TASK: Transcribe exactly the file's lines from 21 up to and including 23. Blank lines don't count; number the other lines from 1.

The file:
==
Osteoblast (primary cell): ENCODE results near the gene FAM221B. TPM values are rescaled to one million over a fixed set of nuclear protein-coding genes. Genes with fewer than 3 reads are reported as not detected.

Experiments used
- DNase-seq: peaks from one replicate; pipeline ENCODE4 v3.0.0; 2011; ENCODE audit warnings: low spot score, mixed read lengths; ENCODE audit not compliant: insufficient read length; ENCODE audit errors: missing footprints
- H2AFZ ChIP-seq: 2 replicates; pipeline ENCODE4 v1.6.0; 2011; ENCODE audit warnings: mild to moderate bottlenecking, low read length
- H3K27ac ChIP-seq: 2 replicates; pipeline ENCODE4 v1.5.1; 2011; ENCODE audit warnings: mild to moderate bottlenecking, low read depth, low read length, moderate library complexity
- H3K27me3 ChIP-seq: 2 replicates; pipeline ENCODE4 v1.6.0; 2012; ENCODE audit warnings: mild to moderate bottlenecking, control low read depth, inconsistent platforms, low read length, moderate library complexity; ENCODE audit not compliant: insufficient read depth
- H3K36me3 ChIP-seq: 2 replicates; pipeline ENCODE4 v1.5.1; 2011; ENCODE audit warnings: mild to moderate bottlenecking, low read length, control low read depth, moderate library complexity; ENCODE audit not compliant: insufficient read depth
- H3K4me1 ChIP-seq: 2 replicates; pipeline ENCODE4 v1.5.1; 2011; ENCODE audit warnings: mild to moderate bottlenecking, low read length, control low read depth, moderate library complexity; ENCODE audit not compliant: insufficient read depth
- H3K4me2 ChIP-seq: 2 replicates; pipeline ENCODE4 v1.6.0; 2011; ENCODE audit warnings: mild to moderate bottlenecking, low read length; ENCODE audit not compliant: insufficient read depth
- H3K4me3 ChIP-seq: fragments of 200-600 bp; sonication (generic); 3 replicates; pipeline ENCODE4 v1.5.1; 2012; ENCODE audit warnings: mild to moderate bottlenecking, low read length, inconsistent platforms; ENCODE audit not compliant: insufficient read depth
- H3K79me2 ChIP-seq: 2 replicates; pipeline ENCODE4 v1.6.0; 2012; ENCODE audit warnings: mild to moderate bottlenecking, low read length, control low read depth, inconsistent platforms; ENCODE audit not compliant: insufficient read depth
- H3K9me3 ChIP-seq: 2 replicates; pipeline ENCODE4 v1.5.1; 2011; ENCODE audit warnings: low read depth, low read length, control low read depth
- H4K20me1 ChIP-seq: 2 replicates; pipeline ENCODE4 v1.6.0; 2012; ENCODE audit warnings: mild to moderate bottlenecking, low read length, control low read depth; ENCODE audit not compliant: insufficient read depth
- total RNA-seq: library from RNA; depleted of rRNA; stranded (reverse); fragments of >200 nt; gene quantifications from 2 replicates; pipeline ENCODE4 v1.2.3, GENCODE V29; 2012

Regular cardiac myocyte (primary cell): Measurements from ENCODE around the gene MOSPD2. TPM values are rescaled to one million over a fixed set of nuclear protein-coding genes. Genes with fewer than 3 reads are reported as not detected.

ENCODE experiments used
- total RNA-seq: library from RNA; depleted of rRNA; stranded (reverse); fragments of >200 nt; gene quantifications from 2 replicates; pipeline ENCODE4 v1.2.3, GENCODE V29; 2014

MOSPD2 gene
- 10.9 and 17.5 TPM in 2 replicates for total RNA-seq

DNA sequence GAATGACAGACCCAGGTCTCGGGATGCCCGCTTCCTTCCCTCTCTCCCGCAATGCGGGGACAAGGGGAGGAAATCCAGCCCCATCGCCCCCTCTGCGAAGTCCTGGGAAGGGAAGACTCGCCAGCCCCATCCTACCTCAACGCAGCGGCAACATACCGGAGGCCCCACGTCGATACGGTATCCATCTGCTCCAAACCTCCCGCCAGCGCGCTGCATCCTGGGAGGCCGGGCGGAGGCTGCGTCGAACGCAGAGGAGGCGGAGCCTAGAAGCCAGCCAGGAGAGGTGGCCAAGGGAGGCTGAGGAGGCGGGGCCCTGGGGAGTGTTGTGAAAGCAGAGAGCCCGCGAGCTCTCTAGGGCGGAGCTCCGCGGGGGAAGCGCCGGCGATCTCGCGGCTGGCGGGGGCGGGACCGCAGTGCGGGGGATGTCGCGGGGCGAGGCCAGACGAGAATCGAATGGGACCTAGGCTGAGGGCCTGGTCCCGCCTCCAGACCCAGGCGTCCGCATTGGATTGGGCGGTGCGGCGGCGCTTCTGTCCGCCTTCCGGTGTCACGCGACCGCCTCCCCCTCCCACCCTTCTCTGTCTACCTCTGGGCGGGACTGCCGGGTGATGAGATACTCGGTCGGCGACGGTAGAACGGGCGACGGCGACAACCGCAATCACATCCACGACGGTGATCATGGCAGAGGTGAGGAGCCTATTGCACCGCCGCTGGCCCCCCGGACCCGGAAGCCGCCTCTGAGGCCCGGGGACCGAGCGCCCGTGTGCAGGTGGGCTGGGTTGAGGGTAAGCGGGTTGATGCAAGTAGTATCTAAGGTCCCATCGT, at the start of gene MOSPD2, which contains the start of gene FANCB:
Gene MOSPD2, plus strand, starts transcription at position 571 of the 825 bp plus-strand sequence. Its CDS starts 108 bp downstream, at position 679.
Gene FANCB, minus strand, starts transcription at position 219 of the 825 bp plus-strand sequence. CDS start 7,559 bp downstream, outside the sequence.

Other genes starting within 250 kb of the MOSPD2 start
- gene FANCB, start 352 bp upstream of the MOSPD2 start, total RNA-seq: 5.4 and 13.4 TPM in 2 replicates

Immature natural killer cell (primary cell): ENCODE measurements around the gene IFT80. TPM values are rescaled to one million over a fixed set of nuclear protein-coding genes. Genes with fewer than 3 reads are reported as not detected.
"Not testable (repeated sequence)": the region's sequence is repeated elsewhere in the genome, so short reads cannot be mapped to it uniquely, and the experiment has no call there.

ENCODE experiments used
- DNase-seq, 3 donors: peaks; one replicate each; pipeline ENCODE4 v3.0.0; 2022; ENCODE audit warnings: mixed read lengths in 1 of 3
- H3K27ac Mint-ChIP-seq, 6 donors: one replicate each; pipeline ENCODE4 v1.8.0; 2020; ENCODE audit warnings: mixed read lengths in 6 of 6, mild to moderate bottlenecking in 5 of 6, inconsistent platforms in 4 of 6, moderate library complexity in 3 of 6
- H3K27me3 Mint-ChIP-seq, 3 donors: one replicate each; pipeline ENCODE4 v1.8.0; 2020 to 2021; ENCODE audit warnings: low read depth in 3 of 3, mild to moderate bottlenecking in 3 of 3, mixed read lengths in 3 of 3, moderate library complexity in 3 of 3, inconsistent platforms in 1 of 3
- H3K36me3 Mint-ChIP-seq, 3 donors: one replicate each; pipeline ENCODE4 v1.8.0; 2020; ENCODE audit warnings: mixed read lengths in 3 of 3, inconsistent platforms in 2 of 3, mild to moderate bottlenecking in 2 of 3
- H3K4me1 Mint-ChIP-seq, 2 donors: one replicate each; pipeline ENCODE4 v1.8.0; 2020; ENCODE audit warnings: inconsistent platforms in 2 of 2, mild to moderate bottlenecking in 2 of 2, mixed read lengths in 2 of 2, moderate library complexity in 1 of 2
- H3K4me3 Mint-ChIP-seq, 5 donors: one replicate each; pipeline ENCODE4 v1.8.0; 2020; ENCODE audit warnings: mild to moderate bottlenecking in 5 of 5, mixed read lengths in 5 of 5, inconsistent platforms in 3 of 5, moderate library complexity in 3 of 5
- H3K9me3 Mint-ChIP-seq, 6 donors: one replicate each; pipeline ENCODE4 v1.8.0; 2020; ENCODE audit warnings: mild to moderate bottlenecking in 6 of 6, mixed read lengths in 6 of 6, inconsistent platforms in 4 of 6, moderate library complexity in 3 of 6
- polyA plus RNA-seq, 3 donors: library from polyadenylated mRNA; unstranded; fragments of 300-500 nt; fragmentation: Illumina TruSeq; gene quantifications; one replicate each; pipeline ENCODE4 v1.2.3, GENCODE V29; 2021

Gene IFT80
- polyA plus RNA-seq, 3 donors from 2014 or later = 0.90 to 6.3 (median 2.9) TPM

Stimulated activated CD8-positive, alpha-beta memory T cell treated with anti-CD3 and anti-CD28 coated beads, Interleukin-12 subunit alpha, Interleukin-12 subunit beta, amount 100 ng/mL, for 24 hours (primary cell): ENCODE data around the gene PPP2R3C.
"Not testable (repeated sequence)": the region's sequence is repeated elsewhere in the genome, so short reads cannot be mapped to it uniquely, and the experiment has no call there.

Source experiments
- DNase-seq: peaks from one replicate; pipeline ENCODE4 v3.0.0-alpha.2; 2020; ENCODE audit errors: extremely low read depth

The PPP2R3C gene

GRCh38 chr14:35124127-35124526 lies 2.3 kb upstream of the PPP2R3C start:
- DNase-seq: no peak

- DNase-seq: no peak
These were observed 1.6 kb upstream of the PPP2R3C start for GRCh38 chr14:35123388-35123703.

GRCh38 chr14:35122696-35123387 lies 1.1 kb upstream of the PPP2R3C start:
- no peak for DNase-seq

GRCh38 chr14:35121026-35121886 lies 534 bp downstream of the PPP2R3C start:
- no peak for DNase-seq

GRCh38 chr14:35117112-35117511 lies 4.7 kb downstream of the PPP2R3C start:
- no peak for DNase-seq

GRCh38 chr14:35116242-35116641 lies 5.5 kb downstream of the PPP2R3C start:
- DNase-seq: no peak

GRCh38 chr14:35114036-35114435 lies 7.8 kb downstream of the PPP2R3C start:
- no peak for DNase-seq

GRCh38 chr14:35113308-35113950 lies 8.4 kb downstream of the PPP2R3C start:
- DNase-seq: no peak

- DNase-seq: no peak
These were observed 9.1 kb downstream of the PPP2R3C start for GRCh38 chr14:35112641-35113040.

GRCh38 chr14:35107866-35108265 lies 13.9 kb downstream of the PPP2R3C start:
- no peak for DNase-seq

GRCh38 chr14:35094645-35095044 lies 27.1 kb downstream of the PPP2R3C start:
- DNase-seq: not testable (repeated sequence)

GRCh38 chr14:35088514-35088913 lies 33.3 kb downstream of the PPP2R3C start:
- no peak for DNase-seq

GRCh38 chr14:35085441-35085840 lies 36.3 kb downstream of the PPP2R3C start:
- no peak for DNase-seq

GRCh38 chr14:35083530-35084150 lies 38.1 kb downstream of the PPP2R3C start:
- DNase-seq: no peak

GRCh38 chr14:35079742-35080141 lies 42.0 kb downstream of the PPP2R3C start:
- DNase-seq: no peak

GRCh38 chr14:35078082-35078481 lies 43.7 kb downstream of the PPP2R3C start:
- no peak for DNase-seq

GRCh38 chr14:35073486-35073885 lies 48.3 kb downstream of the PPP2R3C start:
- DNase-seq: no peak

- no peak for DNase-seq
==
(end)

Gene MOSPD2, plus strand, starts transcription at position 571 of the 825 bp plus-strand sequence. Its CDS starts 108 bp downstream, at position 679.
Gene FANCB, minus strand, starts transcription at position 219 of the 825 bp plus-strand sequence. CDS start 7,559 bp downstream, outside the sequence.

Other genes starting within 250 kb of the MOSPD2 start